Basic Modals

Basic Modals


Modal auxiliary verbs are used to moderate the main verb, that is to enhance or restrict the verb to a certain context.

The most common modal auxiliaries in English are:

can may might must
could should will would

Notice the usage of modals in the following sentences:

I pay my taxes. General declaration of fact. Paying taxes is something I normally do.
I can pay my taxes. Expresses ability. I have the means (funds) to pay.
I might pay my taxes. Expresses possibility, but not certainty. Maybe I will pay; maybe I won’t.
I will pay my taxes. Expresses future intent. I resolve to do it at some later time.
I should pay my taxes Expresses mild obligation. It is required, and I expect to comply.
I could pay my taxes. Expresses possibility. If I have nothing else to do with the money, I might pay taxes.
I would pay my taxes. (In this case), expresses reservation. If I had the money (but I don’t). . .
I must pay my taxes Expresses strong obligation. I am required and have to comply.

Modals are followed by only the base form of the verb and are not used alone unless there is a clear connection to a main verb.

He must to finish his homework. WRONG
He must finish his homework. RIGHT
Jack could heard the bell. WRONG
Jack could hear the bell. RIGHT
Penny will going to the movie. WRONG
Penny will go to the movie. RIGHT

There are many ways to make requests in English. The most common involves using the imperative and modals. See the examples below:

Using the Imperative

The imperative is the simple form of the verb. The
subject of an imperative sentence is understood as “you” although it is usually not spoken.

Open the door.  (You) open the door.
Will you help me? Yes, I will (help you).
Pick up your toys. (You) pick up your toys.
Please help me. (You) please help me.

The imperative is often used by persons of authority when speaking to subordinates, e.g. parent to child.

Using Modals

To show respect and politeness, most people use modal expressions when making requests. For example:

Will you…? Will you open the door for me?
Would you…? Would you open the door for me?
Would you please…? Would you please open the door (for me)?
Could you (please)…? Could you (please)…? Could you (please) open the door?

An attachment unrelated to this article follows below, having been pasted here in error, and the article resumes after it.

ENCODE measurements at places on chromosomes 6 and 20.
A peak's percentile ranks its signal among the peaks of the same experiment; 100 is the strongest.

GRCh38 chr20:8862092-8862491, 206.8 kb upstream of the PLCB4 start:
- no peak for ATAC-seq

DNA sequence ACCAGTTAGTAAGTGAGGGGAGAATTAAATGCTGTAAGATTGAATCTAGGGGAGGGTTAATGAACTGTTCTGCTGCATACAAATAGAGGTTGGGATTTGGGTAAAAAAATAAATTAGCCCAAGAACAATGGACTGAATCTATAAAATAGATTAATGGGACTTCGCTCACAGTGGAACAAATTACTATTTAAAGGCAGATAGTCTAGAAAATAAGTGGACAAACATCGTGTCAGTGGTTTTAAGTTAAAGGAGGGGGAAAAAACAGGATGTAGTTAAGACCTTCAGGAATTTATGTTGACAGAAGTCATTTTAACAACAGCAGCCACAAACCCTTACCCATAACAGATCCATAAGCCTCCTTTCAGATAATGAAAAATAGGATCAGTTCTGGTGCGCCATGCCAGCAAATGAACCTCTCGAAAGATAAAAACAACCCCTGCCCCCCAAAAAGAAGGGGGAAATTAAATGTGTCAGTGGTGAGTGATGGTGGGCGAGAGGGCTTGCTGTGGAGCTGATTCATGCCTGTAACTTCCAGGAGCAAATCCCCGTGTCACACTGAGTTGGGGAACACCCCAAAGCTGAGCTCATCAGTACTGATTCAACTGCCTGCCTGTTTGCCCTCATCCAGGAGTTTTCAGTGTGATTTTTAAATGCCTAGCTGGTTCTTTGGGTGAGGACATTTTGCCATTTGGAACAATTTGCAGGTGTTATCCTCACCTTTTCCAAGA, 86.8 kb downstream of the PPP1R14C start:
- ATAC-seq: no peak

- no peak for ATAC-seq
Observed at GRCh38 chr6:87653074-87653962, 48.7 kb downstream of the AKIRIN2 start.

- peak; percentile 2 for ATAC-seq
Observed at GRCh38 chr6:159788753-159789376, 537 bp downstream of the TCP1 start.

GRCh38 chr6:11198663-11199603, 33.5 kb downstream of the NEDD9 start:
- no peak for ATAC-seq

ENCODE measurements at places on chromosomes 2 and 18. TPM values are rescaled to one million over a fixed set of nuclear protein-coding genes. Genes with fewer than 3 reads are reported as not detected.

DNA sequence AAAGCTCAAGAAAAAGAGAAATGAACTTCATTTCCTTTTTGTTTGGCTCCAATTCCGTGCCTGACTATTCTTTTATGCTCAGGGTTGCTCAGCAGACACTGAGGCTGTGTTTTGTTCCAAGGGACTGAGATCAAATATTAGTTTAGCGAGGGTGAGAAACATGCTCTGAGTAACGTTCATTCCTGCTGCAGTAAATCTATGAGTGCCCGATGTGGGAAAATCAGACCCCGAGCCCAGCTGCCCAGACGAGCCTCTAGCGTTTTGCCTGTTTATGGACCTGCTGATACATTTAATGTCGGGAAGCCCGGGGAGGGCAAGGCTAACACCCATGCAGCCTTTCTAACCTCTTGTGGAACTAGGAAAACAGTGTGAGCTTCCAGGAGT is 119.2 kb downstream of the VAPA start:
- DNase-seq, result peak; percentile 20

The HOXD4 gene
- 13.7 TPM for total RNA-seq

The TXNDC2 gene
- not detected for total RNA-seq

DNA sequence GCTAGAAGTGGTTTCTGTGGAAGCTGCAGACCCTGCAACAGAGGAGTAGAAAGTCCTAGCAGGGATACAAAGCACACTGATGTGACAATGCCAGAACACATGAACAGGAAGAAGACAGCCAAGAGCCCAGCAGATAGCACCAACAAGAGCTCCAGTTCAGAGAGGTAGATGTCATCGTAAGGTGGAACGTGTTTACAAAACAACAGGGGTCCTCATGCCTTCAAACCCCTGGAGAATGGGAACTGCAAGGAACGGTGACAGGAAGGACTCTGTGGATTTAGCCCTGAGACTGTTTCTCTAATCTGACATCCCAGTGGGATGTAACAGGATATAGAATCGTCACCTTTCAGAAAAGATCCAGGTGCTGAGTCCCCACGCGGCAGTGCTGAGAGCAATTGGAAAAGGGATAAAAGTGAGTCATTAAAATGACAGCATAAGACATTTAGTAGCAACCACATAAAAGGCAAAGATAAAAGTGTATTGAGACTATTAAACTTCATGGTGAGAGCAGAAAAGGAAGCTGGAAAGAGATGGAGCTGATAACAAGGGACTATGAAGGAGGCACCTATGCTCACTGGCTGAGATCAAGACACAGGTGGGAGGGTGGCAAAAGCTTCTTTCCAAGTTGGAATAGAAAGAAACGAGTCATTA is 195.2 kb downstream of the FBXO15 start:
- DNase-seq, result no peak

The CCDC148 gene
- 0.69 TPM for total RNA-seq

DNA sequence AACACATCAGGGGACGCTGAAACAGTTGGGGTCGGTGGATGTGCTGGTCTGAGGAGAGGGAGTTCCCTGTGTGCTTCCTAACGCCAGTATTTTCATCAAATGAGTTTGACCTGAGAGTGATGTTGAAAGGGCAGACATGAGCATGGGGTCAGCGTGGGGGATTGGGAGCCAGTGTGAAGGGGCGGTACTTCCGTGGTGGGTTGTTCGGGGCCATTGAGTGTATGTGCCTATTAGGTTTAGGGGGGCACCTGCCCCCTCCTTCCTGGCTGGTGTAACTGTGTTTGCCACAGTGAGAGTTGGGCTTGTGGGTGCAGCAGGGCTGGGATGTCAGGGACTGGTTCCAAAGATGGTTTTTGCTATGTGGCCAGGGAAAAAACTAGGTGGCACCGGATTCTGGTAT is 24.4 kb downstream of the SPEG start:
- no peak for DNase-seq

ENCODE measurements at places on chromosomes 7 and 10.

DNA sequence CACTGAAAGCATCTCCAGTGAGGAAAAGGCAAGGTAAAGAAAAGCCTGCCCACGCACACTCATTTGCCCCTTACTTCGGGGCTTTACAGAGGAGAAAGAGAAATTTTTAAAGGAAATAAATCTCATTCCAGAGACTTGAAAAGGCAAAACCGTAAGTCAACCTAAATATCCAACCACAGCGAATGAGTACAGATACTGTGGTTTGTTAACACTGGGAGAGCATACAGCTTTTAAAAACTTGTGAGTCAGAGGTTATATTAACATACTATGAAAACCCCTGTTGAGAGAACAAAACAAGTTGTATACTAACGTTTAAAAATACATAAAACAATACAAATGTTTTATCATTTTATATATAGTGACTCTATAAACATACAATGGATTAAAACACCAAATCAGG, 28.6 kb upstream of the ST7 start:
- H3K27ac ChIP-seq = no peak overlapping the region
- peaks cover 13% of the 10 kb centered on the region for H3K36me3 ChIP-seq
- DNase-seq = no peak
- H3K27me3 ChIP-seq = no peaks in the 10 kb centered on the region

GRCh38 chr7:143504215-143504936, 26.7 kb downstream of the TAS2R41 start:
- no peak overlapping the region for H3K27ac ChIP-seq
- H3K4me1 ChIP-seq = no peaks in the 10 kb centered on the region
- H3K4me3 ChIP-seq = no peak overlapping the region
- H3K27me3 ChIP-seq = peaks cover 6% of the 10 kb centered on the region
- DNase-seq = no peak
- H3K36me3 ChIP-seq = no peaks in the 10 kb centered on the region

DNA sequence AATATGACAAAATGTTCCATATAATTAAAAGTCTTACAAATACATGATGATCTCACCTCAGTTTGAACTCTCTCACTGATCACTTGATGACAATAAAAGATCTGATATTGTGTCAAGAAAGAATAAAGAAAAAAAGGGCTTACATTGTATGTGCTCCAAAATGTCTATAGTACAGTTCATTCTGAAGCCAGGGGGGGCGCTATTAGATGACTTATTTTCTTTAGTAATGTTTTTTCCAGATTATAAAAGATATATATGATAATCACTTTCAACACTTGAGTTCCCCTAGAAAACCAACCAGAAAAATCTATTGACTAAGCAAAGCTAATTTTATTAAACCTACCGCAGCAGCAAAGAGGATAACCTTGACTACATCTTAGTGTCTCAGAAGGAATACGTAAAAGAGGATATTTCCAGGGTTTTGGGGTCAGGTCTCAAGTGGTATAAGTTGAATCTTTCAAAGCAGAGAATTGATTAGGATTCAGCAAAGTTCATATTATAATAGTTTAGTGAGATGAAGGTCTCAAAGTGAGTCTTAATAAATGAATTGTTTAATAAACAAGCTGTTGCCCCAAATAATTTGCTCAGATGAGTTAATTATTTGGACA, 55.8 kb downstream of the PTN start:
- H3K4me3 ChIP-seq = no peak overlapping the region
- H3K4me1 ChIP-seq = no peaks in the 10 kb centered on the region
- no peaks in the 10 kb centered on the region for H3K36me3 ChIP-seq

Could you possibly…? Could you possibly open the door?
Would you kindly…? Would you kindly open the door?
Would you mind (Ving )…? Would you mind opening the door?
Would you be so kind as to…? Would you be so kind as to open the door?

Common Problems with Modals

1. Using “to” unnecessarily:

Incorrect Correct
They going to meet us at the theater. They are going to meet us at the theater.
He should to eat his dinner. He should eat his dinner.
I had better to go now. I had better go now.
You must not to use that pencil. You must not use that pencil.

2. Using anything but the base form after a modal:

Incorrect Correct
John could heard the bell.  John could hear the bell.
Penny will going to the movie. Penny will go to the movie.

3. Using double modals:

Incorrect Correct
You should ought to speak English. You ought to speak English. / should speak
She might can help me. She might be able to help me.

4. Omitting “be” in certain modal expressions:

Incorrect Correct
They going to meet us at the theater. They are going to meet us at the theater.
Jack supposed to take his medicine. Jack is supposed to take his medicine

5. Using wrong word order in questions:

Incorrect Correct
How I can help you? How can I help you?
Where I should go for the meeting? Where should I go for the meeting?

See also :

Grammar : Common Modal Usage

Vocabulary : Simple Modals

Modal Verb Introduction (from

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